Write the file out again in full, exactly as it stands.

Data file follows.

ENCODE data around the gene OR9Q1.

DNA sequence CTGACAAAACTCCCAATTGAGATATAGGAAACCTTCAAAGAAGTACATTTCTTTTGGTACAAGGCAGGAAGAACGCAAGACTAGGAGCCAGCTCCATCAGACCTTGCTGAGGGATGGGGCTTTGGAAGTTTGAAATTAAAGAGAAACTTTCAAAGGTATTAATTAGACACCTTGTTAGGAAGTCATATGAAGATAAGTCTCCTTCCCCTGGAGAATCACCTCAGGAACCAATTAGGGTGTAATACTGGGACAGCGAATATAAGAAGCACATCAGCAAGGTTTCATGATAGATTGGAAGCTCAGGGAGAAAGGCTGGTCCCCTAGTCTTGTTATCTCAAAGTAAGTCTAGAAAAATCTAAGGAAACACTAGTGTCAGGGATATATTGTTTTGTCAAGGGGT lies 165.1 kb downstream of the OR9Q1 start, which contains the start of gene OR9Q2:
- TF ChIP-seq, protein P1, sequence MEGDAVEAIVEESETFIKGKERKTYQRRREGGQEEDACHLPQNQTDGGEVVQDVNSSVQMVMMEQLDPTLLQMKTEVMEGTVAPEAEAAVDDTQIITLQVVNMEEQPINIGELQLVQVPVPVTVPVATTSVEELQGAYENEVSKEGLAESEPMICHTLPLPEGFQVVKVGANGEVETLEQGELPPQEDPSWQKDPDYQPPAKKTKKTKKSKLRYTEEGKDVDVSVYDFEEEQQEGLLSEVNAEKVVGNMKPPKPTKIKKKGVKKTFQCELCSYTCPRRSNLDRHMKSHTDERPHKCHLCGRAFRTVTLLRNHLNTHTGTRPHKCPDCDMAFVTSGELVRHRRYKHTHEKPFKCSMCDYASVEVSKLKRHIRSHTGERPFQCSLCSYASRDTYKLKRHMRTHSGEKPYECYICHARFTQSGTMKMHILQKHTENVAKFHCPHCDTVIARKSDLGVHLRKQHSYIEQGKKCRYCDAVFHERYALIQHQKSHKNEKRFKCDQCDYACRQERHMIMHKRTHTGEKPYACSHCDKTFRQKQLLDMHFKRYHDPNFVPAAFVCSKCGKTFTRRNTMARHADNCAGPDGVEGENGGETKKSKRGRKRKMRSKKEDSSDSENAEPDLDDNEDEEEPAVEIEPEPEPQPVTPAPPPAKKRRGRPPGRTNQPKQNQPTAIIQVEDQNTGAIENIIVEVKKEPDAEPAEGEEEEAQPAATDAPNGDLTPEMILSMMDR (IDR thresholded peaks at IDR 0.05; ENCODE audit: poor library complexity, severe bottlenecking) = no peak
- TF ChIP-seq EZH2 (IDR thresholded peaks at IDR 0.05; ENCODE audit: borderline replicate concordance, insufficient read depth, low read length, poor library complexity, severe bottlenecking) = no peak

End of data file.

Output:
ENCODE data around the gene OR9Q1.

DNA sequence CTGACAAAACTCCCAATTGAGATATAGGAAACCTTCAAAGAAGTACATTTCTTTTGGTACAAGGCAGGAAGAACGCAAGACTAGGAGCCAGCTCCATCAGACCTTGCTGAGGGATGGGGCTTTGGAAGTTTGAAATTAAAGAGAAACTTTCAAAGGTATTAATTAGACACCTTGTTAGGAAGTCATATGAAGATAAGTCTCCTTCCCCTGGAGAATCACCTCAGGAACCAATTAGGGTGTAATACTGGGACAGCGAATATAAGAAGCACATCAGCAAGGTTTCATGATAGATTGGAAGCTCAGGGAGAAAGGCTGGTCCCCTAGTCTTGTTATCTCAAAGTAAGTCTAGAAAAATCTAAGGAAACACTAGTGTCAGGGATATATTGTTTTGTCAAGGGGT lies 165.1 kb downstream of the OR9Q1 start, which contains the start of gene OR9Q2:
- TF ChIP-seq, protein P1, sequence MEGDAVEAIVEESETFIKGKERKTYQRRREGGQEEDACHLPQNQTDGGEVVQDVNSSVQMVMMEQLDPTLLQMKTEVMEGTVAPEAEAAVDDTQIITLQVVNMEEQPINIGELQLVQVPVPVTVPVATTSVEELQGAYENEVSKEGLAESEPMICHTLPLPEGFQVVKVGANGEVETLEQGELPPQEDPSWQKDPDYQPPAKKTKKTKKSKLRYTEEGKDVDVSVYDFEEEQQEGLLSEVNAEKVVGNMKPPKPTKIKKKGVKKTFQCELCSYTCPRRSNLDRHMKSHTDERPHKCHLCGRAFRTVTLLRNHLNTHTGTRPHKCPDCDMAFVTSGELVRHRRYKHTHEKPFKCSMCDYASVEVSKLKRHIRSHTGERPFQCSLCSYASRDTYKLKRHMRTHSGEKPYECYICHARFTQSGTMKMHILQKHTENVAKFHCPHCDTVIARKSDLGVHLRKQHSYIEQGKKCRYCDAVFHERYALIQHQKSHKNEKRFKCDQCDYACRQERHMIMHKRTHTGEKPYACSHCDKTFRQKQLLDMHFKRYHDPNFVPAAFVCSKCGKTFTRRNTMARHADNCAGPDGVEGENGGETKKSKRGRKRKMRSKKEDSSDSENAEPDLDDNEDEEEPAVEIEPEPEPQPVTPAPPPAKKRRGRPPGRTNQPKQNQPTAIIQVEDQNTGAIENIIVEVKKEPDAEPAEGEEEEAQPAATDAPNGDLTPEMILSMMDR (IDR thresholded peaks at IDR 0.05; ENCODE audit: poor library complexity, severe bottlenecking) = no peak
- TF ChIP-seq EZH2 (IDR thresholded peaks at IDR 0.05; ENCODE audit: borderline replicate concordance, insufficient read depth, low read length, poor library complexity, severe bottlenecking) = no peak